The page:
Bombardier Service Center Hiring Technicians As It Expands – Aviation Week

Bombardier is investing in major expansions of its worldwide service center network as it grows the segment, with plans to hire hundreds of technicians over the next 18 months.
“Our plan in services is really to ‘Bring Our Jets Home,’” Jean-Christophe Gallagher, Bombardier executive vice president of services and support and corporate strategy, said in a media briefing at its site in Montreal ahead of NBAA-BACE.
To grow its aftermarket business, Bombardier is adding and expanding facilities to accommodate its almost 5,000 aircraft in service around the world. The company expects to make a number of announcements over the next few months.
In Bombardier’s plan to investors, its goal is to increase the company’s total revenue to $7.5 billion in 2025, from $5.6 billion in 2020. Its aftermarket service business, including scheduled and unscheduled maintenance, modification, upgrades, interior renovations, engine work and paint, is a key part of the plan.
In 2020, Bombardier’s services business made up 18% of its total revenue. By 2025, the plan is to grow it to 27% of revenue. “That will put the service business at about $2 billion by then, which we feel is the right target to set for ourselves as we move forward,” Gallagher says.
Over the next couple of years, Bombardier plans to expand its total facilities to about 3 million sq. ft., from today’s approximately 2 million sq. ft. of hangar space, Gallagher says. The company currently employs 2,500 people in its service businesses worldwide.
Over the next 18 months, it plans to hire 400 technicians, including 200 in the U.S. and another 200 split among London, Berlin, Singapore and Australia. To that end, Bombardier is partnering with training facilities and colleges to help build up its pool, Gallagher says.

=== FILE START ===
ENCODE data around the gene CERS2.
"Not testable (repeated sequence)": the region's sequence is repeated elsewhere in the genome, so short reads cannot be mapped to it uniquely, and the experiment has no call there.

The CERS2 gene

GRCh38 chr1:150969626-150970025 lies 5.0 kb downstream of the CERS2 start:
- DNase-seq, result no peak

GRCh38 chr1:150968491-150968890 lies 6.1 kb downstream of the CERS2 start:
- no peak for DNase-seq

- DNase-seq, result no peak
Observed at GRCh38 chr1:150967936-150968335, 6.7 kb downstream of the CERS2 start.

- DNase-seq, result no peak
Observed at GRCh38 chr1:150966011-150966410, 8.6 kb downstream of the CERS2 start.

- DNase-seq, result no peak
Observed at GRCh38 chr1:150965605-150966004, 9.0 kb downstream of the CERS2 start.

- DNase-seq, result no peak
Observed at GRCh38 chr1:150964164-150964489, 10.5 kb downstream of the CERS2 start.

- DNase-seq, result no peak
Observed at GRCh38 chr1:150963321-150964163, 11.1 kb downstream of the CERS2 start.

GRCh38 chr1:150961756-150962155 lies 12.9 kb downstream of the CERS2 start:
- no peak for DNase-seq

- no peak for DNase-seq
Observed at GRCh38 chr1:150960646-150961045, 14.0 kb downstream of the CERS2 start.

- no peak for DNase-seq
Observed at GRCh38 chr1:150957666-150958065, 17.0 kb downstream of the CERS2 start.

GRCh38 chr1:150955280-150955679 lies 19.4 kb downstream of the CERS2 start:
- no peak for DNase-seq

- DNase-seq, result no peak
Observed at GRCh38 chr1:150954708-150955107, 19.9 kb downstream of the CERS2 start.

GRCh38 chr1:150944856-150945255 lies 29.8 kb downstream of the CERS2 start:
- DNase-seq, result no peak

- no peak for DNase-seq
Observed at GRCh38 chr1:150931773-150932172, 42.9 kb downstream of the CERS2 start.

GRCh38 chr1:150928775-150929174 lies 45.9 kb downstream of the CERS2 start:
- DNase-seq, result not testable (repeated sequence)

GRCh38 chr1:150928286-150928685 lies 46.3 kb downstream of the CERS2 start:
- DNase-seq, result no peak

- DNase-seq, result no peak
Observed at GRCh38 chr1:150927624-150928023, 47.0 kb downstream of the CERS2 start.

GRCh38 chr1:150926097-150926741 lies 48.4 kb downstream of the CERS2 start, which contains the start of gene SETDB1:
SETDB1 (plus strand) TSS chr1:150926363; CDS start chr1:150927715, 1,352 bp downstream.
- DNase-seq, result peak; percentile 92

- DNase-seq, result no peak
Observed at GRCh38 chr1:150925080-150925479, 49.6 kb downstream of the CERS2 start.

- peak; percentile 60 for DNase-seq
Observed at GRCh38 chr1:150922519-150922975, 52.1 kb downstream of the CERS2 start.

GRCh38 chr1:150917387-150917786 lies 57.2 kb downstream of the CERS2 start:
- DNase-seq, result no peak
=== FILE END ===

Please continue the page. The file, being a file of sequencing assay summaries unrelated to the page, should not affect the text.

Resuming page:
Bombardier’s efforts to add line stations and expand service centers is coming together, Gallagher adds. Despite the COVID-19 pandemic, “we’ve been able to maintain pretty much our schedule on all of these massive construction projects.”
Bombardier’s largest expansion is underway at Miami-Opa Locka Executive Airport (OPF). With about 250,000 sq. ft. of space, it will be Bombardier’s largest service center under one roof, Gallagher says. The site is expected to be operational by mid-2022. OPF is one of the fastest-growing airports in the U.S. With about 60 to 70 Bombardier jets based there, it is a large hub for the company, Gallagher says.
In Europe, construction of a new facility to expand Bombardier’s presence at Biggin Hill Airport outside London is underway. Work on the interior is ongoing, with plans to be fully operational in 2022. A series of doors on both sides of the center will accommodate aircraft, while the middle will be devoted to the battery shop, avionics shop, tire shop, interior shop, a customer area, cafeteria and other amenities.
Also in Europe, Bombardier bought back its operation in Berlin in January; it previously was a joint venture with Lufthansa.
In the Middle East, Bombardier completed a line station at Maktoum International Airport in Dubai, where it has technicians, trucks and parts.
In July, Bombardier completed a new wing for its Singapore Service Center at the Seletar Aerospace Park, and received authorization from the FAA, European Union Aviation Safety Agency (EASA) and other regulatory agencies. It is now ramping up the operation. With the addition, the campus totals about 400,000 sq. ft, the largest business aviation maintenance center in Asia, Gallagher says.
Bombardier also plans to open a new facility in Melbourne, Australia, in early 2022. Customers will no longer have to fly outside Australia for service. “It’s also progressing well and on track,” he said.
Molly McMillin, a 25-year aviation journalist, is managing editor of business aviation for the Aviation Week Network and editor-in-chief of The Weekly of Business Aviation, an Aviation Week market intelligence report.
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